cocktails after two months. Nobody hassled him because
                                      he was a good bit older than the general population. No, the only thing he truly craved every waking minute
                                      was decent food. Any kind of decent food. He traded
                                      legal advice for apples and hardboiled eggs. "Best deals I ever made.", he claimed. Two weeks before he
                                      walked, I asked him what he wanted on hand when I came
                                      to pick him up. "Fried chicken", he said. "All I've been able to think about for six months is fried chicken." So, at 2 a.m. I was out on the back patio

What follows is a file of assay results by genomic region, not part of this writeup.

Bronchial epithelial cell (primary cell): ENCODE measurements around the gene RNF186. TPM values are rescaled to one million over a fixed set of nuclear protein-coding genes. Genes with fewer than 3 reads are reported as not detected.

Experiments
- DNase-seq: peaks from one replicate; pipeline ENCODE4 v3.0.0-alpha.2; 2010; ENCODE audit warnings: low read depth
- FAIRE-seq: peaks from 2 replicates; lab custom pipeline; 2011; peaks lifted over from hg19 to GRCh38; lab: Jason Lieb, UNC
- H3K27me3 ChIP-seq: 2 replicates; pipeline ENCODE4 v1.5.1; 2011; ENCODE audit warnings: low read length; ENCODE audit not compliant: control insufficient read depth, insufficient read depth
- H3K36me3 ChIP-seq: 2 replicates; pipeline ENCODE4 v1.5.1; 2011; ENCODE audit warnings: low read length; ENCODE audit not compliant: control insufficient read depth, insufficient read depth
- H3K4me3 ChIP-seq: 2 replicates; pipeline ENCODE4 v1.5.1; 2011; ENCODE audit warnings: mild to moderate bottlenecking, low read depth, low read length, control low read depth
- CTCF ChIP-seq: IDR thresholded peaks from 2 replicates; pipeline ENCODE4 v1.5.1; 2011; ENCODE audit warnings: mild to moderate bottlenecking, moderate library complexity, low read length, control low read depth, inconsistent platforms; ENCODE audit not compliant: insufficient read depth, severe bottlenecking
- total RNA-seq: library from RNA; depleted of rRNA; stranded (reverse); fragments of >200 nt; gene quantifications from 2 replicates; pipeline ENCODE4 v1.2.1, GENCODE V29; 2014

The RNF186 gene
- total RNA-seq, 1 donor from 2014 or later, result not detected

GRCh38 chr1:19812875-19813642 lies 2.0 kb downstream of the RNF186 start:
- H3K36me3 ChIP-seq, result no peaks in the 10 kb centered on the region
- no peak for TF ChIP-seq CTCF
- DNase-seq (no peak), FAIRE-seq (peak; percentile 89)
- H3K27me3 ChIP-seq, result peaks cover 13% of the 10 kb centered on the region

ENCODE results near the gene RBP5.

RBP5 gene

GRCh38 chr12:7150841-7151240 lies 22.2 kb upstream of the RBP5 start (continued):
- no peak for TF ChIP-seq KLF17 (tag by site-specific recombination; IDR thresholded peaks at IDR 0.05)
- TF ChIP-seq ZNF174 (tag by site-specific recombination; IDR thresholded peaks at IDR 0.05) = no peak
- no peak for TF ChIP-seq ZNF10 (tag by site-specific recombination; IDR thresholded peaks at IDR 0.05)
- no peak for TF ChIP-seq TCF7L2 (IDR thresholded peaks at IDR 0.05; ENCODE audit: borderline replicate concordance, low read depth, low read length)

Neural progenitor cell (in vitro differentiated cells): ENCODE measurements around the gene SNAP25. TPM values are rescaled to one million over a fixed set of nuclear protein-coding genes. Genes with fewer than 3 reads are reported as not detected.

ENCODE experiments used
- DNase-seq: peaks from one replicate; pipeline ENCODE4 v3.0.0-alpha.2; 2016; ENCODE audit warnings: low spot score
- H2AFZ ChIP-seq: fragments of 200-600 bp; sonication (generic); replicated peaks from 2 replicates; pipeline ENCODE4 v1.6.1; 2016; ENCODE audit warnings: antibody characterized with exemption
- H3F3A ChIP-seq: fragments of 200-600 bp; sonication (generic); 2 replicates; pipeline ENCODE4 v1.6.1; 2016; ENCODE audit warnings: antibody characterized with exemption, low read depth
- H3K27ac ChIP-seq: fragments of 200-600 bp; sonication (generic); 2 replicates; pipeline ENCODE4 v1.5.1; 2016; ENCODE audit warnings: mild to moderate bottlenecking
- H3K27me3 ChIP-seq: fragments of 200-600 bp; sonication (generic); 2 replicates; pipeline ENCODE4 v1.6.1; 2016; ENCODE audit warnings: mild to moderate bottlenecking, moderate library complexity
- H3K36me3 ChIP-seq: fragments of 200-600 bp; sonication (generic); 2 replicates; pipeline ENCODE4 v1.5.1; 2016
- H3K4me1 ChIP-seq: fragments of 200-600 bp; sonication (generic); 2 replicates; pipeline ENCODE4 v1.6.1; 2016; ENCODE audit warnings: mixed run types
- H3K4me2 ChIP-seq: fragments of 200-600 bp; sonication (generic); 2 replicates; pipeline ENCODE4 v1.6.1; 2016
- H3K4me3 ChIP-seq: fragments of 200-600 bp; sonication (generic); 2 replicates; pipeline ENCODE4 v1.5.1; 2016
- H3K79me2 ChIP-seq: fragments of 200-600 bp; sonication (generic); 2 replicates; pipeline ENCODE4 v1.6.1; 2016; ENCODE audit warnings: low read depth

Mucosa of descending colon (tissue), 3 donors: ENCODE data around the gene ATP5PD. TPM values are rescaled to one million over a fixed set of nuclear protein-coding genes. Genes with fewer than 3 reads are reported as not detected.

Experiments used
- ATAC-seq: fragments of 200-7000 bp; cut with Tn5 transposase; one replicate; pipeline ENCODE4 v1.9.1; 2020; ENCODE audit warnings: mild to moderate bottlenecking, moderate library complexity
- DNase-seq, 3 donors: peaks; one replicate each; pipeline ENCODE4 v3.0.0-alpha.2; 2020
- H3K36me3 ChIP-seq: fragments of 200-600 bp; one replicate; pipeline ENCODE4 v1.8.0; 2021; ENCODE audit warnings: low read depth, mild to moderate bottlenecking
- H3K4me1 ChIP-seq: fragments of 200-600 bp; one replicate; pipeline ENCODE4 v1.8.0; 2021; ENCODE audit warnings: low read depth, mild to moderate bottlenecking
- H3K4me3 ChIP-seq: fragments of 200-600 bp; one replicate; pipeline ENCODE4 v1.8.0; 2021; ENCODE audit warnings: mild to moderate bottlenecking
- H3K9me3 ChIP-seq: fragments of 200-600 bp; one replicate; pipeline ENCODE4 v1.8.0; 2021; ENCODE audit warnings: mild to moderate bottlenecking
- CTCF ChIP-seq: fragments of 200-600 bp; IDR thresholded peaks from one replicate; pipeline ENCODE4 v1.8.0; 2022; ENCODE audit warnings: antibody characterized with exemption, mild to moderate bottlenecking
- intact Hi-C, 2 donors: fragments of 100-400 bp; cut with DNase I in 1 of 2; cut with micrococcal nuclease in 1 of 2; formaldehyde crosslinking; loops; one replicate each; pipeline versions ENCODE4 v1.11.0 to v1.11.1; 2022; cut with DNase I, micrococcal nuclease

frying chicken (legs and thighs dipped in half-and-half
                                      cream and flour w/salt, pepper and adobo, deep-fried in peanut oil). Never has a person so enjoyed my cooking. Tears of happiness, moans of abject pleasure.
                                      It was a gratifying (if a little pathetic) sight for a
                                      cook. He ate nine pieces, ignoring the coleslaw and french fries. I sent the rest with him when his wife came and got him the next morning. He called me some weeks later from his farm in Tennessee, asking again for the recipe. "I just can't get it to taste the same", he said. Some experiences you just can't duplicate, I guess. Or should you.

                                      1. s
                                        Stanley Stephan

                                        Polish. Mainly because the Polish use mushrooms so much - fresh and dried. Lots of nice dairy dishes as well. Also, the Poles have been invaded by , well, almost everyone. So alot of different countries have influenced the cuisine.